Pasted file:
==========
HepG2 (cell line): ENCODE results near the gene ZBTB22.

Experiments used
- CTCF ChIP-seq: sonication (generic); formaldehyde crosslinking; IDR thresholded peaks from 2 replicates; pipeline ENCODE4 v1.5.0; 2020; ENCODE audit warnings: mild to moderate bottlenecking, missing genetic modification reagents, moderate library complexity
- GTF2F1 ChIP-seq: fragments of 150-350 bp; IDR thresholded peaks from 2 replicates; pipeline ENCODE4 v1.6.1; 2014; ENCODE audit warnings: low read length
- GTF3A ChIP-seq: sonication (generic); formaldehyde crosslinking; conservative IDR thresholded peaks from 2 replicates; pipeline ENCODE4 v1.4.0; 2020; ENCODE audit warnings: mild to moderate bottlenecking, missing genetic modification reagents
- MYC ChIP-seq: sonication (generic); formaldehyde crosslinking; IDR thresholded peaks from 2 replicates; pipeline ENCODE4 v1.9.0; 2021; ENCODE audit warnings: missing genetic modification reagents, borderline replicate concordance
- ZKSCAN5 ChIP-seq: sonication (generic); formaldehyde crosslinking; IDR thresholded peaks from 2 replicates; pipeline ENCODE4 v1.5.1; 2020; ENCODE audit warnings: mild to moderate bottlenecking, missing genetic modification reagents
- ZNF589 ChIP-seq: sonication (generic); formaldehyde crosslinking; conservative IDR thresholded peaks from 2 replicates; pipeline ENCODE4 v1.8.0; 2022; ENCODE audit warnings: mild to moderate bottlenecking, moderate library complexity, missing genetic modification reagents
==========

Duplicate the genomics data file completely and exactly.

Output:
HepG2 (cell line): ENCODE results near the gene ZBTB22.

Experiments used
- CTCF ChIP-seq: sonication (generic); formaldehyde crosslinking; IDR thresholded peaks from 2 replicates; pipeline ENCODE4 v1.5.0; 2020; ENCODE audit warnings: mild to moderate bottlenecking, missing genetic modification reagents, moderate library complexity
- GTF2F1 ChIP-seq: fragments of 150-350 bp; IDR thresholded peaks from 2 replicates; pipeline ENCODE4 v1.6.1; 2014; ENCODE audit warnings: low read length
- GTF3A ChIP-seq: sonication (generic); formaldehyde crosslinking; conservative IDR thresholded peaks from 2 replicates; pipeline ENCODE4 v1.4.0; 2020; ENCODE audit warnings: mild to moderate bottlenecking, missing genetic modification reagents
- MYC ChIP-seq: sonication (generic); formaldehyde crosslinking; IDR thresholded peaks from 2 replicates; pipeline ENCODE4 v1.9.0; 2021; ENCODE audit warnings: missing genetic modification reagents, borderline replicate concordance
- ZKSCAN5 ChIP-seq: sonication (generic); formaldehyde crosslinking; IDR thresholded peaks from 2 replicates; pipeline ENCODE4 v1.5.1; 2020; ENCODE audit warnings: mild to moderate bottlenecking, missing genetic modification reagents
- ZNF589 ChIP-seq: sonication (generic); formaldehyde crosslinking; conservative IDR thresholded peaks from 2 replicates; pipeline ENCODE4 v1.8.0; 2022; ENCODE audit warnings: mild to moderate bottlenecking, moderate library complexity, missing genetic modification reagents